Key Words:Spring Festival
>>Folk customs of Lunar New Year- Do in China as Chinese do
>>A bite of Chinese Spring Festival[Special]
When Spring Festival descends upon us, our generosity usually rises. It's the season for hongbao (money-filled red envelopes) and many palms are greased with a little something extra for a job well done.
Increasingly, when I hear a delivery boy or restaurant server wish me "chunjie kuaile" ("Happy Spring Festival"), I can't help but suspect they are expecting me to tell them to keep the change.
I don't fault anyone for hoping for a tip either. After all, people who convey our culinary delights, drop us off at our destinations, cut our hair or tend our local convenience store don't have it easy. They work hard jobs with bad hours and have a monthly wage that I wouldn't know how to survive on.
Many of them won't be making it home for the holidays, so a pittance of a couple of yuan can truly help lift their spirits.
As a North American who lived off tips while going through school, I feel all the more an urge to spread the joy. When I came to China, I was often corrected for trying to leave a gratuity. "It's seen as an insult to leave a tip in China," I was told.
An insult? Well, there's nothing more insulting than trying to help someone who isn't grateful, I thought, so I would often give in to popular consensus and scoop up change on the table.
Part of me felt good about being freed from the superficial measure of leaving a tip. In North America, gratuity is essentially an added tax on most transactions - a tax you pay even if the service is lousy, much to the chagrin of many a customer.
But habits are hard to break, and I've been sneaking in tips more often as I've lived in China. Furthermore, it seems no one has been insulted by my generosity. I make sure to hand over some change with a smile, one that says "I'm doing this because I truly want to, and I get it."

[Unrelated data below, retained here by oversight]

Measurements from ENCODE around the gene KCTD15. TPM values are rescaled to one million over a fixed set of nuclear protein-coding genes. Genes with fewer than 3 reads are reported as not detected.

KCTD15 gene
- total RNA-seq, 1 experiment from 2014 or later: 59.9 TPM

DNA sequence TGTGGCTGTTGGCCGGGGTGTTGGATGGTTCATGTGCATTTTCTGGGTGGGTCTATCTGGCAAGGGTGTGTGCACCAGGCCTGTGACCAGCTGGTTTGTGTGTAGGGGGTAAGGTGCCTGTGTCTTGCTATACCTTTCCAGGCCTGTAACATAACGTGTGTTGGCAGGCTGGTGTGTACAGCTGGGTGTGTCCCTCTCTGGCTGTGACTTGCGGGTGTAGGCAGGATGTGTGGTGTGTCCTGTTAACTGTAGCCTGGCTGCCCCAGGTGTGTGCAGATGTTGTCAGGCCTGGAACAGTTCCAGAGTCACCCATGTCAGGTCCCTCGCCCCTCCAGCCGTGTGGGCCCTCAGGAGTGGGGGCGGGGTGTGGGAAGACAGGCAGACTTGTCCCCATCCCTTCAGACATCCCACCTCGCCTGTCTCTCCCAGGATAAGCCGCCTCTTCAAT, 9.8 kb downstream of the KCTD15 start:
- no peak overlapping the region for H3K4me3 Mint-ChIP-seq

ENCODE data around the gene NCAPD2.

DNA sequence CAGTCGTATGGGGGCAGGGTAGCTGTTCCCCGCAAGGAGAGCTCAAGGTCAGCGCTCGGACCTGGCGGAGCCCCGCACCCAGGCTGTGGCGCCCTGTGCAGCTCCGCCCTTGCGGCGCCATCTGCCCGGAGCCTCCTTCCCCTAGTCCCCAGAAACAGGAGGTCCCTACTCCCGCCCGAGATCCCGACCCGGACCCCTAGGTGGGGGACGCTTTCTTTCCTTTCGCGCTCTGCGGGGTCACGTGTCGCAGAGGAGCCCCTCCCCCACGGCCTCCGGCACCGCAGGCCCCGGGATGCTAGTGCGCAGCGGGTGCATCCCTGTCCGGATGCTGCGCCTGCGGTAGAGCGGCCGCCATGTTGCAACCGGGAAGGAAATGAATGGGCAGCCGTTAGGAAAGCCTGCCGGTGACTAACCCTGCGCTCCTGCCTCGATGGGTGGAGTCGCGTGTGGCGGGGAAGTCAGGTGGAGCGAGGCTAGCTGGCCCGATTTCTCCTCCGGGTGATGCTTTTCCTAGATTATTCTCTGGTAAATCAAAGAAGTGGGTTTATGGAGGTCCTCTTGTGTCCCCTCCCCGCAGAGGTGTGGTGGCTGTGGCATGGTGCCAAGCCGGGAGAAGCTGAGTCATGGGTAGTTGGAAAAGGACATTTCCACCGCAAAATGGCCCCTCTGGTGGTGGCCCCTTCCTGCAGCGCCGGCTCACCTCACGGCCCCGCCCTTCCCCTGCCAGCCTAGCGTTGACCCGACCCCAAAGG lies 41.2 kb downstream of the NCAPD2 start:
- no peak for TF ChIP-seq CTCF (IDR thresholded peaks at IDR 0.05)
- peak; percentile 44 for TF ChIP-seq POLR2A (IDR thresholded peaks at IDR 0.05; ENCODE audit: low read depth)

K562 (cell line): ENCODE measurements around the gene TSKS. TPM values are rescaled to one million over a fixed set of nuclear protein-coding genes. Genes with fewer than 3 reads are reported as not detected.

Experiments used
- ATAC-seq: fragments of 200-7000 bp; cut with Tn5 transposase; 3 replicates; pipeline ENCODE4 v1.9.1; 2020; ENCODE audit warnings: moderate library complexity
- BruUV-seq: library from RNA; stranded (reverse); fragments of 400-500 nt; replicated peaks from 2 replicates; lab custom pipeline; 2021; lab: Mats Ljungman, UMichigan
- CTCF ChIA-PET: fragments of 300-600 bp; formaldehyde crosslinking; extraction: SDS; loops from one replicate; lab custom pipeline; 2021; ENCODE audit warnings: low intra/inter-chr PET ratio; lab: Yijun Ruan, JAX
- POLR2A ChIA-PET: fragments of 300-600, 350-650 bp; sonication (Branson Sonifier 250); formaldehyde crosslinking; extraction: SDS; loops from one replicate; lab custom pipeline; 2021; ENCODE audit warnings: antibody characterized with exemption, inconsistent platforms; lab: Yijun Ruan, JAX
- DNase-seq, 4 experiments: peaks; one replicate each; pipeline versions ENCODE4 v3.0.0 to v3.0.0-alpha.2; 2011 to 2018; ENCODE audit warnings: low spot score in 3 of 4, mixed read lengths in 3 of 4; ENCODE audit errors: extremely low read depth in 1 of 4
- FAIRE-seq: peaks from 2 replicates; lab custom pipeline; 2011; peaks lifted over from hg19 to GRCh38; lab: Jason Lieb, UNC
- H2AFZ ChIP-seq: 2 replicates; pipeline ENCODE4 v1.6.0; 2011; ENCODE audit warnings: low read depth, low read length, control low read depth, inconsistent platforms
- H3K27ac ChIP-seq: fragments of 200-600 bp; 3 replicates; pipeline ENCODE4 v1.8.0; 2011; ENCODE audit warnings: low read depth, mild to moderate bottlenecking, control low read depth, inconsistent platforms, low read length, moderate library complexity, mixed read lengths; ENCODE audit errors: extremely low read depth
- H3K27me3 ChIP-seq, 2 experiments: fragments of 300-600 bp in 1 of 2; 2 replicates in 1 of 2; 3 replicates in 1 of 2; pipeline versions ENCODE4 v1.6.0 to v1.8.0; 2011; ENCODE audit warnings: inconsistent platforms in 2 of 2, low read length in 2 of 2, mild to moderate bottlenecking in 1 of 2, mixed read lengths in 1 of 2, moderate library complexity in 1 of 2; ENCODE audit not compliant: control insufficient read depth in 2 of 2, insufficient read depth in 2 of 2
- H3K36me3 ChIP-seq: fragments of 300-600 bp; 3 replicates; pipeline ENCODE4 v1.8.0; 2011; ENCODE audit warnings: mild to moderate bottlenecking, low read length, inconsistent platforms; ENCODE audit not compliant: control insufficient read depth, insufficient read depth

Now when I hear someone describe tipping as an "insult" I wonder if such a sentiment is only self-serving. It seems people throw up old excuses to prevent a tipping culture from developing.
Many shun gratuities because service can be incredibly lousy in China, but this rings like a catch-22 to my ears. How hard would I have busted myself if I knew there was no added payoff when I was a server? I probably wouldn't have made sure everyone had water, that's for sure.
If we want better service, maybe it's time to start paying up. Maybe taxis would actually stop for foreigners if we were a bit more generous. Who knows?
I've always thought of tipping as the most direct example of trickle-down economics. Taking into account China's stark income inequality, it's clear to see a little bit more trickling down is sorely needed. Those who can afford to tip might want to consider whether there's some social responsibility attached.
My advice? During Spring Festival, let your tips fly - in a red envelope, or not - and during the rest of the year, grease a couple more palms when you can. There's nothing wrong with it.
Top 10 satisfying tourist cities of 2012
Old photos: Legendary Asian singer Teresa Teng
Wow! Cutest moments of animals
Glamor actresses in 'Legend of Zhen Huan'
Guides for Snake Year temple fairs in Beijing
Top 9 illusionary photos in 2012
Rare photos of global superstar Li Na
Female stars with most beautiful, shapely legs
Hilarious photos of cute babies